A Dramatic Duet
Enter an unlikely duo: first, Dan the Automator (Daniel Nakamura), who has produced hip-hop and alternative albums by Kool Keith, DJ Shadow, Head Automatica, Kasabian and the first Gorillaz record, among others. Then enter actress Mary Elizabeth Winstead, the brunette who stole Michael Cera’s heart in Scott Pilgrim vs. The World, who’s appeared in a smattering of big-name films like Abraham Lincoln: Vampire Hunter, Live Free or Die Hard, and Final Destination 3. The two met on the set of Scott Pilgrim, where Dan was working on the score and Winstead was the leading lady, and apparently hit it off enough to want to write a record together under the name Got A Girl.
Their surprising chemistry manifests itself in a richly produced album that hearkens back to the sunny tones of French pop from the ‘60s, mixed with a subtle hip-hop flair. Think Serge Gainsbourg and Jacques Dutronc, or the atmosphere of Audrey Hepburn’s movies, or that (in)famous scene in Mad Men when Megan Draper coos “Zou Bisou Bisou” at Don. Or just look at the album cover for I Love You But I Must Drive Off This Cliff Now, where the duo are dressed in sumptuous furs and sharp suits, emitting a nostalgic mid-century swagger. The album’s opener, “Did We Live Too Fast,” expresses this sentiment perfectly: the song opens with brooding chimes that give no indication kind of sound or mood to expect. Then, a sudden swirl of strings sweeps in, with punching percussion and a waltzing beat. Winstead’s silky smooth, seductive vocals are a little smoky here, solidifying the ‘60s French chanteuse image.
The album moves back and forth between pop tracks like “Did We Live Too Fast,” and slightly darker, more cinematic pieces. “I’ll Never Hold You Back” falls into the first category, with its keys, acoustic guitar and perky percussion, a light vibe that gives images of Winstead in a sunsoaked field of flowers, wearing something white and flowy. There’s nothing groundbreaking here, but it’s certainly pleasant to the ears. The warm, syncopated beat of “Last Stop” and the singsong “There’s a Revolution,” where Winstead’s vocals switch between something that exudes sweet, melodic innocence and something a bit more inviting, fit into this group as well.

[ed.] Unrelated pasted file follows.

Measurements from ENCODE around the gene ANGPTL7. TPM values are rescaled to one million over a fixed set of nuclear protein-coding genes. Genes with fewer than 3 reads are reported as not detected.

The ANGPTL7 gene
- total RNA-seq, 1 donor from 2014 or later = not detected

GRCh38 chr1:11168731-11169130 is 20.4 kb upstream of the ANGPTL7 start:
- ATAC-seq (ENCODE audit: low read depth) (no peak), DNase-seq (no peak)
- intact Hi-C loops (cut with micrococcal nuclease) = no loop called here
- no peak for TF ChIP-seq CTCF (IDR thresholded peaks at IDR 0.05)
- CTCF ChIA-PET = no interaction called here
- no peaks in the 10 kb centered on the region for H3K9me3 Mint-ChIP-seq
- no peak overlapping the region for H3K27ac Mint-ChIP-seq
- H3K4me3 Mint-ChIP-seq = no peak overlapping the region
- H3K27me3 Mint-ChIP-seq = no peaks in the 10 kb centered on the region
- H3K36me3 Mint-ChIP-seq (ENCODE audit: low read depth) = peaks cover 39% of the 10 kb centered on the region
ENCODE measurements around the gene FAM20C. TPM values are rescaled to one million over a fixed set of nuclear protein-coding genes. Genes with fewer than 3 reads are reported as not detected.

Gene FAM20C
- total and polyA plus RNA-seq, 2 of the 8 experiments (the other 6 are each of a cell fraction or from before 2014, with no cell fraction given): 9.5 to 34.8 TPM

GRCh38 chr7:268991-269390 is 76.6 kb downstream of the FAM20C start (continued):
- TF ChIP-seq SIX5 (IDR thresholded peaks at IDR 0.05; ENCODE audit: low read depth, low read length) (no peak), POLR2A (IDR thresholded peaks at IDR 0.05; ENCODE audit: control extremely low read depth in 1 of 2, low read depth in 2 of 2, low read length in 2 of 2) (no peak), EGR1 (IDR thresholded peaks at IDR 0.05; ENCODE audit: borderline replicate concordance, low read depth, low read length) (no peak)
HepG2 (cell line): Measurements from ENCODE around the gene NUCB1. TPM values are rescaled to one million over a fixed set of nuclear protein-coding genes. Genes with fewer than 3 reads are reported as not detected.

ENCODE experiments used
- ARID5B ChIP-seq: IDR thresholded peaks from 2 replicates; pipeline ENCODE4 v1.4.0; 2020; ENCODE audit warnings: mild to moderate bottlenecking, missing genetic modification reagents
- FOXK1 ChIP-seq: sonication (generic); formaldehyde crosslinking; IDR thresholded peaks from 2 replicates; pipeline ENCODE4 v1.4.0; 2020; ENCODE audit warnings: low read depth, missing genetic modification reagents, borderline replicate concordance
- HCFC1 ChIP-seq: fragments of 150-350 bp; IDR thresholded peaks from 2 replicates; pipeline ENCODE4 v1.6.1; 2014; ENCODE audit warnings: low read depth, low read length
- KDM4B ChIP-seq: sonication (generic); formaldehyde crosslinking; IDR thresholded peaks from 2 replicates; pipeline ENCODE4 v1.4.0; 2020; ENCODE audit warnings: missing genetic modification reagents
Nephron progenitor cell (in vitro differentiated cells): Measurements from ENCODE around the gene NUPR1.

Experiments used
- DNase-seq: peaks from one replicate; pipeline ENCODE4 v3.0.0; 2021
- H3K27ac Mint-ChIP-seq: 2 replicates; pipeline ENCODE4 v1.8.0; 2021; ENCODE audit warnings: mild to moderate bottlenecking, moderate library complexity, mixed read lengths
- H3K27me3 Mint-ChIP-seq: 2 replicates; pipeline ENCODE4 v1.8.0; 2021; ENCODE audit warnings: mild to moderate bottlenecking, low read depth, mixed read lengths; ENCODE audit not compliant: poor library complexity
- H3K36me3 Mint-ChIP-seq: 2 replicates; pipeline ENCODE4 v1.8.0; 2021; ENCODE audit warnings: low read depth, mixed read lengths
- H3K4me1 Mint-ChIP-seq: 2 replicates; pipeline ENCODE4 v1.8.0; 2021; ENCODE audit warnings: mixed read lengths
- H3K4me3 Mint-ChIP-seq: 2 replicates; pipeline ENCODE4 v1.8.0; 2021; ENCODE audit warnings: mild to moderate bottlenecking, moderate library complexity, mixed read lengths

The second type of songs on the album arise, perhaps, from Dan the Automator’s experience writing scores (and maybe his classical violinist training). On “Close To You,” which starts off with tambourines and light percussion, there’s a slightly darker, slicker feel, a minor tonality. There are hints of hip-hop, smoothed over with a veneer of pop, just a few synths and strummed acoustic guitars here and there, a little tinkling of keys. This type of layered composition comes to the fore on “Everywhere I Go.” It begins with a big, epic sound, drums and horns and strings, that give it a lush movie soundtrack feel. “Things Will Never Be the Same” is similar, another cinematic, sultry song with hip-hop leanings, an ominous, slinking bass that gives a haunting undertone to Winstead’s vocals and soaring strings that make the chorus sound like something from a James Bond score.
I Love You But I Must Drive Off This Cliff Now is meticulously produced throughout, but it does have one weak spot. “Da Da Da,” which comes near the end of the album, is light and upbeat, with a pop rock guitar riff. But it seems like it was meant to be a kind of fun, unfinished jam—bursts of random, jarring synths are scattered throughout, and there’s some meta-dialogue from Winstead (“Oh shit, this song is shit, sucks, it’s a piece of shit,” she says at one point, then “I want to sing this fucking song,” she adds, and laughs heartily). Maybe it’s an attempt to sound approachable and lighthearted, easygoing, but it’s just out of place and unbelievable in the midst of so many carefully crafted songs.
Overall, Got A Girl have created an album that artfully plays with the conventions of pop, hip hop and cinematic music, blending sounds of the ‘60s and more contemporary music into something that invites listeners, for a short time, to step away from the mundane and indulge a little luxury.